- Remember to feed yourself regularly, drink enough water, get enough sleep, and move your body in whatever way you can. One of the things with ADHD is sometimes forgetting the basics, which is why setting timers, planning, and getting into routines becomes incredibly important.
- I find it difficult to see priorities in the same way other people do, which sometimes means it’s difficult to get things in on time. One of the ways I work around this is by having coworking buddies and meeting them early enough to start getting things done earlier. One important thing about this is since most of my coworking buddies are also friends, we set strict rules about non-talking time. Another thing that works for me is going to coffee shops by myself. I cannot work at home because I will get distracted by everything in my house and coffee shops are a nice distraction-free environment, especially when paired with headphones.
- If your ADHD is also paired with perfectionism, practice getting a terrible draft on paper, just to have something there. After that, go back and edit but having something down on paper will make your life much easier.
- Many ADHD’ers may relate to sitting down right before a paper is due or right before an exam and then hyperfocusing to get it done. If this has gotten you good grades, you have trained your brain to know that you don’t actually need to set aside a whole day to study. While you want to make sure you’re not cutting it too close, starting closer to a deadline might actually be the best motivator for your brain. Whenever I try to leave myself plenty of days to do an assignment in, I still never end up actually getting it done until the last minute. That being said, try and do prep work, like research, beforehand so all you have left to do is to just do the assignment. Alternatively, if this is not your experience or you’re studying for an exam, finding a way to split up your study sessions into multiple days of shorter sessions may be more effective. This way, it doesn’t seem as daunting to sit down to a whole day session but just two hours. This will require planning ahead and finding accountability tools but will leave you feeling less drained.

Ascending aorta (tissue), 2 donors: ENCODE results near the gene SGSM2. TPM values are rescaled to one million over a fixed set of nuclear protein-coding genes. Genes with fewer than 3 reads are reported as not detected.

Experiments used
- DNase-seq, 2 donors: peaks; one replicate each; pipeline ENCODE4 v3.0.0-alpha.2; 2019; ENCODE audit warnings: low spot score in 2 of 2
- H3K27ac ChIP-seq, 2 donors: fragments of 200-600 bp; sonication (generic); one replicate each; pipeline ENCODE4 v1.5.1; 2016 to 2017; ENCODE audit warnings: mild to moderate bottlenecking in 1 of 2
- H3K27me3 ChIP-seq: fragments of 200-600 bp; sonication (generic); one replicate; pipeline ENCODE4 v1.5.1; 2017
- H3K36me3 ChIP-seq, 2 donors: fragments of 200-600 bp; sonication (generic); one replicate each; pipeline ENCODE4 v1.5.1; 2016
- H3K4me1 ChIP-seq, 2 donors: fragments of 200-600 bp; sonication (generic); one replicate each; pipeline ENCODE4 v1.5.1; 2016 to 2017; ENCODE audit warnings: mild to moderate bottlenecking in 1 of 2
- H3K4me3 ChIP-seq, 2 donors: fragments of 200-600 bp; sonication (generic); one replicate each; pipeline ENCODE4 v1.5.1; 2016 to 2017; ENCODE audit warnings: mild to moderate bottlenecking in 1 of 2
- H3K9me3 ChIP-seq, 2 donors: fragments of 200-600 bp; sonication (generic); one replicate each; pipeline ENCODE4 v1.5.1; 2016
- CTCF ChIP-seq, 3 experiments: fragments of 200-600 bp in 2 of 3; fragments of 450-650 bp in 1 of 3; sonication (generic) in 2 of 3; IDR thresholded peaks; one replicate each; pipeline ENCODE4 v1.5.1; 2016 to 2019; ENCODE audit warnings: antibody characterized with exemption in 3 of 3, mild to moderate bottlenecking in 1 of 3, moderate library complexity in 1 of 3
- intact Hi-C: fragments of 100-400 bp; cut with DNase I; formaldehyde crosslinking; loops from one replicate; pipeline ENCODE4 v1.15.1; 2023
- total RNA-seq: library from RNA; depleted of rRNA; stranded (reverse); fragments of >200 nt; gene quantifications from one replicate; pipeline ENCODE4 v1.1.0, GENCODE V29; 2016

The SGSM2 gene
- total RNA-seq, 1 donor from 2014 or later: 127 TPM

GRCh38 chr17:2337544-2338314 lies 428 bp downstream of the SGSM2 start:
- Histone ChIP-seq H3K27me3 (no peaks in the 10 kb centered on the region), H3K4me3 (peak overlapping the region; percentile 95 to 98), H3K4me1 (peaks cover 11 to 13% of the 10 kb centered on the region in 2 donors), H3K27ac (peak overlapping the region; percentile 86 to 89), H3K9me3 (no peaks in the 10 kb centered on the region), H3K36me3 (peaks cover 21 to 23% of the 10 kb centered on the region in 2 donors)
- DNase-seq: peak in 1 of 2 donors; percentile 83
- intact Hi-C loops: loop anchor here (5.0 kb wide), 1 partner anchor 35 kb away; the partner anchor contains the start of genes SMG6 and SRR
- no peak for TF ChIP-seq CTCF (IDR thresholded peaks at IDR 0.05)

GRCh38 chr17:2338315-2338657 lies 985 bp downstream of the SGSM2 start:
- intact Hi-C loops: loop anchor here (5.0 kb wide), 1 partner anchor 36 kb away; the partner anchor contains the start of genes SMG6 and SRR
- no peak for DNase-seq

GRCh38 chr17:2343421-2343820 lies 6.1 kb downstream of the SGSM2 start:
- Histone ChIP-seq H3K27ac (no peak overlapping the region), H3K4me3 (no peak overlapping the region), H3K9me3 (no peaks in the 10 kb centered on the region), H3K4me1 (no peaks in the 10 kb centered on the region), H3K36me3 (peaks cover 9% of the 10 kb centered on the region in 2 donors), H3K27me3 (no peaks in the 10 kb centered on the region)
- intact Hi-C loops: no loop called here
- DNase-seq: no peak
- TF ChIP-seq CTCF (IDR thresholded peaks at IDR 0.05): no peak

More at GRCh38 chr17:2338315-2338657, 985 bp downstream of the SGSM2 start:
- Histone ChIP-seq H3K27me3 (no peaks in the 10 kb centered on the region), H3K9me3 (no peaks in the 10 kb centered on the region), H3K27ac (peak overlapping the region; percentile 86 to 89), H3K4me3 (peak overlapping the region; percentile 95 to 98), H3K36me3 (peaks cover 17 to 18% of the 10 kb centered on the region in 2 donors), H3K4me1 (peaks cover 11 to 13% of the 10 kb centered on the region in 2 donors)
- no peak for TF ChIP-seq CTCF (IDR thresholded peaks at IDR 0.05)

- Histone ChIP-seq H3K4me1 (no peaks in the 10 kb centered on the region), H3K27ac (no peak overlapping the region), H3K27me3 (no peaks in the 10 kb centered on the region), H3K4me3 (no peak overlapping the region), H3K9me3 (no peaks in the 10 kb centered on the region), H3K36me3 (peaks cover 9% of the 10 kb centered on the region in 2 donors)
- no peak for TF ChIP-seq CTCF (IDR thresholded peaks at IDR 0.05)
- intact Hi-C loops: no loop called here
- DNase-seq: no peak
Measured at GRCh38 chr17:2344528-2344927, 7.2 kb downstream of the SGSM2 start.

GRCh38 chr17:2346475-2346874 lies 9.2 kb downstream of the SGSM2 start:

- Work with your tendency to procrastinate but also do not get in the habit of asking for extensions because if you get them, that will train your brain that there are no consequences to your actions.
- Pair your studies with rewards. So most study tips ask you to give yourself a reward after you complete a task. This does not work for me because I know I can just give myself a reward anytime and I can’t trick my brain into waiting. The best way to get around this is to pair your study session with a reward or to get a reward in preparation for your study session. So getting a coffee you like and then sitting down to work or using nice stationary and pens for your notes (or customizing your desktop wallpaper, apps, and theme). This helps associate study time with something positive, making it more appealing.
- Another aspect of novelty is to do things more creatively. Try and make your study sessions into games to see how much you can get done — like trying to do it within a certain amount of time or doing tasks out of order.